Party Relationships: Contract Form Can Dictate

Party Relationships: Contract Form Can Dictate

Virginia Construction Law News and Notes

When parties go into relationships they often think the relationship is one thing; but legally the relationship may be another. Judge Hughes' recent decision in the case of PEAC Consulting, LLC v. The Ridley Group & Associates, et al., decided September 20, 2013 (CL12-4821, Richmond Circuit Court) emphasizes the importance to the relationship question of the documents and titles actually used by the parties themselves when they create the relationship.

In that case, the plaintiff claimed there was a joint venture relationship with another company in seeking award of a public procurement; however, the trial court disagreed because the proposal that was submitted to the public body identified the parties as "two primary subcontractors." While the court allowed plaintiff's claims to proceeds on other basis, the distinction between joint venturers and subcontractors can be significant; particularly with respect to rights, obligations, and damages. Bottom line, what you call yourself matters, so carefully chose your words, and seek appropriate legal counsel regarding the legal consequences, advantages, and disadvantages of what you could or do choose.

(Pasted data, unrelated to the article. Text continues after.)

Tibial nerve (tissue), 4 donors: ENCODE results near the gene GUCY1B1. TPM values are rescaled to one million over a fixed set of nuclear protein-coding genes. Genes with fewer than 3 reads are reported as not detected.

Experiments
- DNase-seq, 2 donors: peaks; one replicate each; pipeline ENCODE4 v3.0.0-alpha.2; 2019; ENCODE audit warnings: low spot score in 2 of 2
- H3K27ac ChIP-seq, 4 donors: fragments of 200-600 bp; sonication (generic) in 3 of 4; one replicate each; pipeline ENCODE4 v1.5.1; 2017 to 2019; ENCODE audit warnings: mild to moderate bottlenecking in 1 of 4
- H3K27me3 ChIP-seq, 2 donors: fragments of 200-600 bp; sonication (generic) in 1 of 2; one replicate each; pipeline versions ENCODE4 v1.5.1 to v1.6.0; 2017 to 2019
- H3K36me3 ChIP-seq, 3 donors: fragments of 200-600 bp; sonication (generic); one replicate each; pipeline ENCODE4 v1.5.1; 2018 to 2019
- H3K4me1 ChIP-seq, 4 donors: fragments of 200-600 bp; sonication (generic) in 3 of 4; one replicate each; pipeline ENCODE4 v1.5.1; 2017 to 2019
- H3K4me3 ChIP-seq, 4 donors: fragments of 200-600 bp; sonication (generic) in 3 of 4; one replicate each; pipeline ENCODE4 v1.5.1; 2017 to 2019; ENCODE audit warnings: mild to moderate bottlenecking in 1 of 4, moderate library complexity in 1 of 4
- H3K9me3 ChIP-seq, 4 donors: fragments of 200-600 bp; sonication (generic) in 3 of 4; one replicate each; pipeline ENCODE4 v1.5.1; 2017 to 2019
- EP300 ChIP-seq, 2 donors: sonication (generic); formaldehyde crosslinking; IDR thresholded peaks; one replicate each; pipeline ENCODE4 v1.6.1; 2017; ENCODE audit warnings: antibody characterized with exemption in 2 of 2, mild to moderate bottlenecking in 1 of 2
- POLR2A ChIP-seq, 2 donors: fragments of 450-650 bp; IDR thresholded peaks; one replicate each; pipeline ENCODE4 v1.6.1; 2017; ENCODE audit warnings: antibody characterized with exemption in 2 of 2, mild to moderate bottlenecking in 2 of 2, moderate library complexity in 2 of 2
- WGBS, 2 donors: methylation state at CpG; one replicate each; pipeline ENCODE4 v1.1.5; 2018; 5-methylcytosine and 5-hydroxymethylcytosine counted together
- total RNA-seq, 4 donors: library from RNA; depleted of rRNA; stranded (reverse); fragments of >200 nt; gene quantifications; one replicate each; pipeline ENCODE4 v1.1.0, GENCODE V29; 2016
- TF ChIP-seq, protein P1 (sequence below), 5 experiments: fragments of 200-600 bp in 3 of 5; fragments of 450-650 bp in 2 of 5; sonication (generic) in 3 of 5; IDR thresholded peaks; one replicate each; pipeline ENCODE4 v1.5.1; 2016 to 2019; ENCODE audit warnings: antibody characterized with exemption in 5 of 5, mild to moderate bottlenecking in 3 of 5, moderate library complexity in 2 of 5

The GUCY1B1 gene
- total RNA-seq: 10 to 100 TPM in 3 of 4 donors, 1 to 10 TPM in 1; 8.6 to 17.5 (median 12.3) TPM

These articles are meant to bring awareness to these topics and are not intended to be used as legal advice.

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